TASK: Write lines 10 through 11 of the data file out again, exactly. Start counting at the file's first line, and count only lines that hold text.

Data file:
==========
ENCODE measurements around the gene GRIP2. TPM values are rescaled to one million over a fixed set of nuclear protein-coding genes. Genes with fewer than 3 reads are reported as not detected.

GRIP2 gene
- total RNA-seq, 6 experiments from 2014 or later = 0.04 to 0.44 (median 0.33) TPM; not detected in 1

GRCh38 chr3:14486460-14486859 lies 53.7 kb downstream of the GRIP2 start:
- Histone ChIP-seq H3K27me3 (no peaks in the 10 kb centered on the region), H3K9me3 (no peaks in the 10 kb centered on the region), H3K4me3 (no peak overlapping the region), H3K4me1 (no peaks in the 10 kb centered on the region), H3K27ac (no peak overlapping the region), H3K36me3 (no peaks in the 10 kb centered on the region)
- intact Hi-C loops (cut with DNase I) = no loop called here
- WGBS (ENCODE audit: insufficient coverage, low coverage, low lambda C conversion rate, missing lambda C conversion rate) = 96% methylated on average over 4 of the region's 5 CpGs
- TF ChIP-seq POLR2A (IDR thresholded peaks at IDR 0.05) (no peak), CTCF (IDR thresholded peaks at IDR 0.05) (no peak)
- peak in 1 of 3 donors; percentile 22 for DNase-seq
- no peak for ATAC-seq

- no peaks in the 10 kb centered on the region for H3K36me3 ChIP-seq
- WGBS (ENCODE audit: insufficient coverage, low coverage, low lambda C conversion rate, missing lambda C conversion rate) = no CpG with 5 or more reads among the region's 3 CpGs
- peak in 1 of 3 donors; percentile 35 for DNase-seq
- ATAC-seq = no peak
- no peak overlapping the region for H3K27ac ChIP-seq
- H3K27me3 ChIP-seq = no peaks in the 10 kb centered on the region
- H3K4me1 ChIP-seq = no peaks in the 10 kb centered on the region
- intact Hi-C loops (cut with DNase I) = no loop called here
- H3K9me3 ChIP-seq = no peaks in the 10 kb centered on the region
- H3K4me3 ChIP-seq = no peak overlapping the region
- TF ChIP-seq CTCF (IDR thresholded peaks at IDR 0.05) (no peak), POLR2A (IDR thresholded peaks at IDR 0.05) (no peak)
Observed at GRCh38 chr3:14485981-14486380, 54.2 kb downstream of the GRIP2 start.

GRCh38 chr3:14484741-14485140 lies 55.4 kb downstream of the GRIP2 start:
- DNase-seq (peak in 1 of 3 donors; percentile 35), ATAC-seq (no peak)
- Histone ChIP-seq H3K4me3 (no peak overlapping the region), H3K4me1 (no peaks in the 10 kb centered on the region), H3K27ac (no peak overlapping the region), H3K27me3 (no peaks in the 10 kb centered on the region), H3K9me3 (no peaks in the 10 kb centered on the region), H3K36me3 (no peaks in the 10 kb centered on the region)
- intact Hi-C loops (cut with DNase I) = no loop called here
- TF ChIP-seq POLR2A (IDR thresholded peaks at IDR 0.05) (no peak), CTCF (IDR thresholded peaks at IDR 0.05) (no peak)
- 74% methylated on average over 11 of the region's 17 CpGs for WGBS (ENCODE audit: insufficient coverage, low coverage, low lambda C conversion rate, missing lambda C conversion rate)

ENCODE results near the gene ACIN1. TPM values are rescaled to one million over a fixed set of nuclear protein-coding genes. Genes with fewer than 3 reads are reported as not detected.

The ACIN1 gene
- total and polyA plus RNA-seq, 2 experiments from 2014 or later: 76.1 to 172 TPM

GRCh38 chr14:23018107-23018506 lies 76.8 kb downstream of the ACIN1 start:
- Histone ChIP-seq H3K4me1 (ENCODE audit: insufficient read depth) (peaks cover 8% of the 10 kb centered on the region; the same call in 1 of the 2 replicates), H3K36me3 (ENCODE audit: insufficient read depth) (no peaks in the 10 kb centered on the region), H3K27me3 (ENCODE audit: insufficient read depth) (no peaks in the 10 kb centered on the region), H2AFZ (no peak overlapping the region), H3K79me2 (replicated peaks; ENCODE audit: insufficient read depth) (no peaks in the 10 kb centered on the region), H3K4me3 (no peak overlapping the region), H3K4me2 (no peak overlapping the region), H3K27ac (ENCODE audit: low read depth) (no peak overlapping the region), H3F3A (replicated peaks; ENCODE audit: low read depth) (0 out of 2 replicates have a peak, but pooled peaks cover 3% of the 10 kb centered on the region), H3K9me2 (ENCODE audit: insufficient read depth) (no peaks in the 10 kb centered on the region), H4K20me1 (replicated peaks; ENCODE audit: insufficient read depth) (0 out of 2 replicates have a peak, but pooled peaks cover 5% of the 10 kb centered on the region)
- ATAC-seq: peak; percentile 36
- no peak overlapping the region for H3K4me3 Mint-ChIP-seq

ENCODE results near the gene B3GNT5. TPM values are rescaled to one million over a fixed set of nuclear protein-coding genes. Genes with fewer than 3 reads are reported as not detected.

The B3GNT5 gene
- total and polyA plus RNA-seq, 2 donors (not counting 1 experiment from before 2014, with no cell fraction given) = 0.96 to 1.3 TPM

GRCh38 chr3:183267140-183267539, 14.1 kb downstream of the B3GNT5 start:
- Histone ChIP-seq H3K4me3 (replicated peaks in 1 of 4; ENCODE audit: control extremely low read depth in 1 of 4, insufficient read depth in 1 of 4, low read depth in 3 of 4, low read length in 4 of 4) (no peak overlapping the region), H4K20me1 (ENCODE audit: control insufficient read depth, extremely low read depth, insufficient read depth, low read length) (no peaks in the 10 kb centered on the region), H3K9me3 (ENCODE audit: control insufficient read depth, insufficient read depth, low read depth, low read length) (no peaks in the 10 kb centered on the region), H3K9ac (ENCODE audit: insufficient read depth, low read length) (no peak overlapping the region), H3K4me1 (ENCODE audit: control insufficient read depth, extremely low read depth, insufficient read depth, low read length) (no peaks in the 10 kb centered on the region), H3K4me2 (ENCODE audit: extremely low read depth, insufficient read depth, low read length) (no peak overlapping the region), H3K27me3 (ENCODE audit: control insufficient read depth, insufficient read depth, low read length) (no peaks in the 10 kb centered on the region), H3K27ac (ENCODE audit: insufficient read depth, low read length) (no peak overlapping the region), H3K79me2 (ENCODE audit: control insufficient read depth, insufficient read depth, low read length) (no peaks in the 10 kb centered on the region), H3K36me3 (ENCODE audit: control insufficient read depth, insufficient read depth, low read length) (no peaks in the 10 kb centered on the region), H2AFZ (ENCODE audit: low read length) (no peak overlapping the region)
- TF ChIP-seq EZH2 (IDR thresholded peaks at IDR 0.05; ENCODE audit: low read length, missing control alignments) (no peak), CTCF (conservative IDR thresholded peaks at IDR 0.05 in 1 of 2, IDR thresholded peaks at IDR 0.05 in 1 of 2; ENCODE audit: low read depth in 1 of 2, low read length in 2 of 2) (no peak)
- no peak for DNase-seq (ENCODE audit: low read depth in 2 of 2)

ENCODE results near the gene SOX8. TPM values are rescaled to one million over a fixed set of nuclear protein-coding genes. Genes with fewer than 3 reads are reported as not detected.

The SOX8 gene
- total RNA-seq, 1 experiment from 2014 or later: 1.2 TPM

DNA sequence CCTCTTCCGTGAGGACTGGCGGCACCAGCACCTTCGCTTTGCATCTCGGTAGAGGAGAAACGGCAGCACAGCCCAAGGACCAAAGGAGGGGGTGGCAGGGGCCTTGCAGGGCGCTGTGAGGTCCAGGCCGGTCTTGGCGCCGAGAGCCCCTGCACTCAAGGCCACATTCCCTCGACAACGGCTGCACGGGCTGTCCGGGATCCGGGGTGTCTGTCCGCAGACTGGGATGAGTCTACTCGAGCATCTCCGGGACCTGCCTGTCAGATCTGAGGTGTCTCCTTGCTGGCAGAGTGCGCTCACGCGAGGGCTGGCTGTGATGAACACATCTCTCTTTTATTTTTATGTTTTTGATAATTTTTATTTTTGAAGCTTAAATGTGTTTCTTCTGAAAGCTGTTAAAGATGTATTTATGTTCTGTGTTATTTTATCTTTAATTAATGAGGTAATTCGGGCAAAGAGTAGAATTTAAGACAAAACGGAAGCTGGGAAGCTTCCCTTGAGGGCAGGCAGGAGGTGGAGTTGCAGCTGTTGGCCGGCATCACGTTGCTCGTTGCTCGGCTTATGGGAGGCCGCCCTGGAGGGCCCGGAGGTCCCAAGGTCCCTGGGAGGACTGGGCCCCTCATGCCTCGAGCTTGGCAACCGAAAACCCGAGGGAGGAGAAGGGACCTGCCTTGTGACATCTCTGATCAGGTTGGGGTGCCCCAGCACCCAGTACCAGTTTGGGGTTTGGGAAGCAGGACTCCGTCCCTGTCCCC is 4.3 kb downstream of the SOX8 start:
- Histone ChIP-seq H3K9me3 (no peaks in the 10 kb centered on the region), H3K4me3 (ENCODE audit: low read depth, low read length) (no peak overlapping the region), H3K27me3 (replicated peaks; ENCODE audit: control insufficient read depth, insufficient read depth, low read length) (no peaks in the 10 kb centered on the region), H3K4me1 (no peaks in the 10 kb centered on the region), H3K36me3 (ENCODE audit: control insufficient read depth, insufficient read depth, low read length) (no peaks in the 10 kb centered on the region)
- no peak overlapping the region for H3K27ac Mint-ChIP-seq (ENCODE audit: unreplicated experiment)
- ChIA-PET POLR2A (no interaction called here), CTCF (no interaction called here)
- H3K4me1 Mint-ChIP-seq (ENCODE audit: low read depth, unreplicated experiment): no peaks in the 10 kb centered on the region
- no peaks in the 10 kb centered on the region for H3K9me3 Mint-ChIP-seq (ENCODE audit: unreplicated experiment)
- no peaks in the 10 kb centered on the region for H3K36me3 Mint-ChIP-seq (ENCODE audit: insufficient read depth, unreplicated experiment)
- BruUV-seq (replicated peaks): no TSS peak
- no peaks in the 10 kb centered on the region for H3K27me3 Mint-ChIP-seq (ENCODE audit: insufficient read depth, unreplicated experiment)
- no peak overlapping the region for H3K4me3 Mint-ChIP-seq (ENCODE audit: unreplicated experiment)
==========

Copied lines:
- no peak for ATAC-seq

- no peaks in the 10 kb centered on the region for H3K36me3 ChIP-seq